Women’s soccer could be a billion-pound industry within ten years if it gets the right investment now, according to the chair of a new independent review.
Former England international Karen Carney’s review panel has called for wide-ranging reform at the elite and grassroots level of domestic soccer to fully capitalise on the Lionesses’ Euros success last summer.
Among the key calls in the review to grow the women’s game published a week before the start of the 2023 Fifa Women’s World Cup are:
- The creation of a fully professional environment in the top two tiers, with a minimum ‘salary floor’ in the Women’s Super League (WSL) from 2025/26, gold standard physical and mental healthcare provision, a world-leading parental leave package and full union representation.
- A redirecting of some funding from the men’s FA Cup prize pot to support the women’s game.
- Identification of a new strategic partner to invest in improving the talent pathway and academy structure.
- A dedicated broadcast slot – possibly Saturday 3pm, if women’s soccer can be exempted from the blackout period with the support of the soccer authorities.
Carney recognises many of the measures outlined in the review will require significant investment but said: “Women’s football is a start-up business.
“If you’re starting something you have to have an influx of money. In ten years’ time I really do believe this sport could be a billion-pound industry.
“But these standards and these requirements for investment are the foundation that will lead us to that point.
“I really do think we can make that (investment) back.”
Carney said the review’s aim was to introduce minimum standards across all areas of the game, and insisted that even though there were significant cost implications for clubs and the Football Association (FA) in particular, this was not something anyone in the game could afford to ignore.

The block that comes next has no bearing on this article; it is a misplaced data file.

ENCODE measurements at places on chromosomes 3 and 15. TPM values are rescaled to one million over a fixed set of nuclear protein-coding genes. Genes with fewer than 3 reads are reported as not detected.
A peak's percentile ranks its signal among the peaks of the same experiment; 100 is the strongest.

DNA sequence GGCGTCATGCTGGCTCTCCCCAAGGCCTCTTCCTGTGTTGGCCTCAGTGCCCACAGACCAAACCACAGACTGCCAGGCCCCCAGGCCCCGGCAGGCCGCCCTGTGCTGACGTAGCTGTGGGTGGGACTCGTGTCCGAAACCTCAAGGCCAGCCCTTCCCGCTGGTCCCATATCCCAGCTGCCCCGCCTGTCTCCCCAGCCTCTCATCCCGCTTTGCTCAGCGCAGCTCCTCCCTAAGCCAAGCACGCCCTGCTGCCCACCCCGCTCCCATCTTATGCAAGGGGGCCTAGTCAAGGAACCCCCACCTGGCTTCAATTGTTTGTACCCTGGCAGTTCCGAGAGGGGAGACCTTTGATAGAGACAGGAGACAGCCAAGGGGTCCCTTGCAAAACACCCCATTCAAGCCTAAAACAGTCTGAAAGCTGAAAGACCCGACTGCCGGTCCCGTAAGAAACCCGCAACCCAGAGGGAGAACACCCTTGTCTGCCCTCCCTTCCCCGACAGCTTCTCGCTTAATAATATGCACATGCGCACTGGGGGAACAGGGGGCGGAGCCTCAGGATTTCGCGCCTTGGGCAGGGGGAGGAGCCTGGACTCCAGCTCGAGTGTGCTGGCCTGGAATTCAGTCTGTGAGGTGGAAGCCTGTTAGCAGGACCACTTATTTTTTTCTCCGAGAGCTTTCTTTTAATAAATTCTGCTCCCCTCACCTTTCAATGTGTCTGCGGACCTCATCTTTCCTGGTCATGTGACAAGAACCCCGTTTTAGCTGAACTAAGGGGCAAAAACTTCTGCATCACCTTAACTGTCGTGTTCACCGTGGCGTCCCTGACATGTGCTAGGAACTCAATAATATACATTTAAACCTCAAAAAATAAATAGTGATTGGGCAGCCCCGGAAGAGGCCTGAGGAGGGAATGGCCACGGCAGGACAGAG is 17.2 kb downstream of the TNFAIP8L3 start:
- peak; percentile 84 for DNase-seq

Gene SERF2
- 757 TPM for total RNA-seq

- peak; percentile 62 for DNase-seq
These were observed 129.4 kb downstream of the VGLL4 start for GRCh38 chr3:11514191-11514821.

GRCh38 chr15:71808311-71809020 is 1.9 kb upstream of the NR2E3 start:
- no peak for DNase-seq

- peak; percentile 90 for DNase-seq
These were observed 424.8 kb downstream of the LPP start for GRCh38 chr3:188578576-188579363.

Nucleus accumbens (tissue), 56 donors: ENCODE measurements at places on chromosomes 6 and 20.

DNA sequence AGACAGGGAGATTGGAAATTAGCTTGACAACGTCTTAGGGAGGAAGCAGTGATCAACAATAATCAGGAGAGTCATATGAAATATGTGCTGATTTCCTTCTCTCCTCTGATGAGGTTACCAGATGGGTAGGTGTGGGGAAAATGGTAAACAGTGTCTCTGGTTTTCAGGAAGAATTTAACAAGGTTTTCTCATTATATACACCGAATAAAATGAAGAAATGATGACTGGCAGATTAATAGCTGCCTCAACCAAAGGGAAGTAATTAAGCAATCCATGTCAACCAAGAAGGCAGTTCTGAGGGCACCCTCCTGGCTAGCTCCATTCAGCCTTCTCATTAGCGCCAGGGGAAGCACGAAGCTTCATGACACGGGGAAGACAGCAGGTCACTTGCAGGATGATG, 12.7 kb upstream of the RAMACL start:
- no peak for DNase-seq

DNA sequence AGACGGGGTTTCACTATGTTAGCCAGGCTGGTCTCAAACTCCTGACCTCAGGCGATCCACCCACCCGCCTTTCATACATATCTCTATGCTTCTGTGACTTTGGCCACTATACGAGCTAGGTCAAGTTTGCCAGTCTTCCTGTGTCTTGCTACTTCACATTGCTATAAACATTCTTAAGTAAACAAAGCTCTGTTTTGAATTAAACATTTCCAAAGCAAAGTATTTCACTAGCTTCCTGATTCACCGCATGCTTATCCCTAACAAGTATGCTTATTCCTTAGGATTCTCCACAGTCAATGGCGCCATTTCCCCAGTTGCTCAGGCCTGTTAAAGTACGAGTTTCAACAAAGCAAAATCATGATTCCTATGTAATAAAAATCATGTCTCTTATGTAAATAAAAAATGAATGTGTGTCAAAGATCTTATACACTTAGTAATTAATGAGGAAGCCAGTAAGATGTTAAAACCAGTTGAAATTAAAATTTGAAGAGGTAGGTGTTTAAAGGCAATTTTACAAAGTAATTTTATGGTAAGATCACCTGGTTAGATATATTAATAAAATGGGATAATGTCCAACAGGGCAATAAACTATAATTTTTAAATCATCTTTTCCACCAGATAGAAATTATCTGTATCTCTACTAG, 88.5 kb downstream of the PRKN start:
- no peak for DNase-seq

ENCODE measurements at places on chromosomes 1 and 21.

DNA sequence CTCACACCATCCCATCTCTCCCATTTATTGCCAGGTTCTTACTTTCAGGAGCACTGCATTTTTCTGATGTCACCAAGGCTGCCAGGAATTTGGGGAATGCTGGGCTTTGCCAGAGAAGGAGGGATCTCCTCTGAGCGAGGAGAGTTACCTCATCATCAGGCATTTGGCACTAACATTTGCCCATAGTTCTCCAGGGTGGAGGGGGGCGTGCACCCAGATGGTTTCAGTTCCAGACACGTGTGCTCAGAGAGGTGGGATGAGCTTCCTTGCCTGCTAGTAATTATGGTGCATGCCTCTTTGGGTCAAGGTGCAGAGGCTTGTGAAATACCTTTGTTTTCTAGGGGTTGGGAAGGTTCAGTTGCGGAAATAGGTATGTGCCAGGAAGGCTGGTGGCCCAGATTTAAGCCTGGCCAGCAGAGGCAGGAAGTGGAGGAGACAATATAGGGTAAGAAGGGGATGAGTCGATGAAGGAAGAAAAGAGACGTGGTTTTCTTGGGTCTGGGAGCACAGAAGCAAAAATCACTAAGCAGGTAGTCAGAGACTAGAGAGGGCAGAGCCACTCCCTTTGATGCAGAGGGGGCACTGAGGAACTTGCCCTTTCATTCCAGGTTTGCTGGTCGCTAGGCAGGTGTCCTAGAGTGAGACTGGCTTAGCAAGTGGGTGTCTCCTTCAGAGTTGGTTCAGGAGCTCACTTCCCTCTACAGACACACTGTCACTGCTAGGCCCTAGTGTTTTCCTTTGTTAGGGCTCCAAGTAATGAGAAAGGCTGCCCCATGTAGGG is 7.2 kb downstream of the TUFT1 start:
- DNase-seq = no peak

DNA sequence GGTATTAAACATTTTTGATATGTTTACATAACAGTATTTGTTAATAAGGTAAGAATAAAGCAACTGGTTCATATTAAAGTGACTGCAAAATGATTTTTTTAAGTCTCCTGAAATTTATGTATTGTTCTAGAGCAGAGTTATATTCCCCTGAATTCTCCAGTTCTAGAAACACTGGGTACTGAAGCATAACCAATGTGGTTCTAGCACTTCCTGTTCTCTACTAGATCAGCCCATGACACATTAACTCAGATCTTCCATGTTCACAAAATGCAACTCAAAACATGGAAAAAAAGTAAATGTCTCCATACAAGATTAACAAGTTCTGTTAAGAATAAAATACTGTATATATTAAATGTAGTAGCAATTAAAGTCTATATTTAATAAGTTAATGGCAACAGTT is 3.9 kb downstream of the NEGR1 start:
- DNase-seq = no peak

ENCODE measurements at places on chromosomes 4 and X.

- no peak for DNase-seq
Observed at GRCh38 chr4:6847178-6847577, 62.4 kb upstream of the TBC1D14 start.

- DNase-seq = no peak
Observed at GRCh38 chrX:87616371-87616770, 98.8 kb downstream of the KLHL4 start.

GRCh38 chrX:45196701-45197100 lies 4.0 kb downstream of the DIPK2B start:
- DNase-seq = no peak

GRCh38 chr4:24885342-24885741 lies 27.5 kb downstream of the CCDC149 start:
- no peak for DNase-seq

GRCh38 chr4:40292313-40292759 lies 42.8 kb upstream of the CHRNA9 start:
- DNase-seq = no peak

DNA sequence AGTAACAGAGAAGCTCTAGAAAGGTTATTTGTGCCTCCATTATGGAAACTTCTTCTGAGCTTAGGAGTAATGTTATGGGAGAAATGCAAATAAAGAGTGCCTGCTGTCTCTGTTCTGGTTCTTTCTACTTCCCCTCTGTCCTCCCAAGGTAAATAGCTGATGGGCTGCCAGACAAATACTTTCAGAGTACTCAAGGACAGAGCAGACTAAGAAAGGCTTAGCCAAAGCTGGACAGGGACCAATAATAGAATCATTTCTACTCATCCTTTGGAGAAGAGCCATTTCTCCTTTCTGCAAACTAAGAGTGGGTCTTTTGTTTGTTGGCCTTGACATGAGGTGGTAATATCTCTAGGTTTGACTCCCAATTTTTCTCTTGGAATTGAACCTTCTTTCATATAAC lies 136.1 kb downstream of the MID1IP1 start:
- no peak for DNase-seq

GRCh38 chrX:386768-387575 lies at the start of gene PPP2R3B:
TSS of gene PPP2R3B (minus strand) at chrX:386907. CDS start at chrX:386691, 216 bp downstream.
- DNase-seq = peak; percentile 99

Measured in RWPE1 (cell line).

“I have to have every confidence that these recommendations will be implemented and with urgency,” she said.
“This should never, ever sit on the shelf, it’s got to stand for something.
“Do I want players going on the NHS (to get treatment for injuries)? No. Do I want players to be using bin bags for curtains? No I don’t.
“I understand there is going to be a lot of pushback, people saying that it’s a big investment piece, but that’s what is needed now.
“In 2011 when the WSL was launched, I bet the same conversations happened then (with people saying) ‘it’s a lot of money we’ve got to find’.
“Even I thought that at the time. But that has led us to this point, now we’re further along we need to get to the next point.”
An independent women’s soccer review was recommended in the 2021 fan-led review of soccer governance, and was commissioned by the UK government in September last year.
In all the 128-page report, formally titled ‘Raising The Bar: Reframing the opportunity in women’s football’, has produced ten recommendations, primarily focused on ensuring minimum standards are met on a range of areas.
There are some interesting details within it. For example, it calls for a new unit, funded by the FA, to research issues affecting female soccer players such as the greater prevalence of anterior cruciate ligament (ACL) injuries among women compared to men.
It calls for a fully professionalised environment in the top two tiers of the women’s game, including the introduction of a minimum salary in the WSL by 2025/26 and an increase in contact time between clubs and players in the second-tier Championship from eight hours a week to 20 by 2027/28.
It also says there should be full union representation for all players in the top two divisions.
However, it rejected the idea of a US-style closed format for the top two tiers, something it said was being considered by an FA working group handling the transition of the WSL and Championship to ownership by a new company.
The review calls for a redirection of some of the men’s FA Cup prize pot of UK£20 million (US$26.1 million) as a solidarity contribution, in particular to help Women’s Championship clubs meet some of the minimum standards the review sets out.
It highlights a lack of investment in the talent pathways, with Carney pointing out the need to “kickstart” progress with a strategic partner.
Asked if that could include an organisation such as the Saudi Public Investment Fund (PIF), she said that would be a decision for the new company which takes over ownership of the WSL and the Championship from 2024/25.
Carney accepted there were “pros and cons” of trying to seek an exemption for women’s soccer from the Saturday afternoon blackout period but added: “We need stakeholders to have an adult conversation and say ‘how can we help women’s football?’
“At the moment it’s really saturated, the time slots are not really working. I have to say the Premier League have been brilliant, and the EFL, everyone wants to help.”
The review also called on the FA to address a lack of diversity in the game, first by auditing the existing workforce and then by creating a workforce strategy.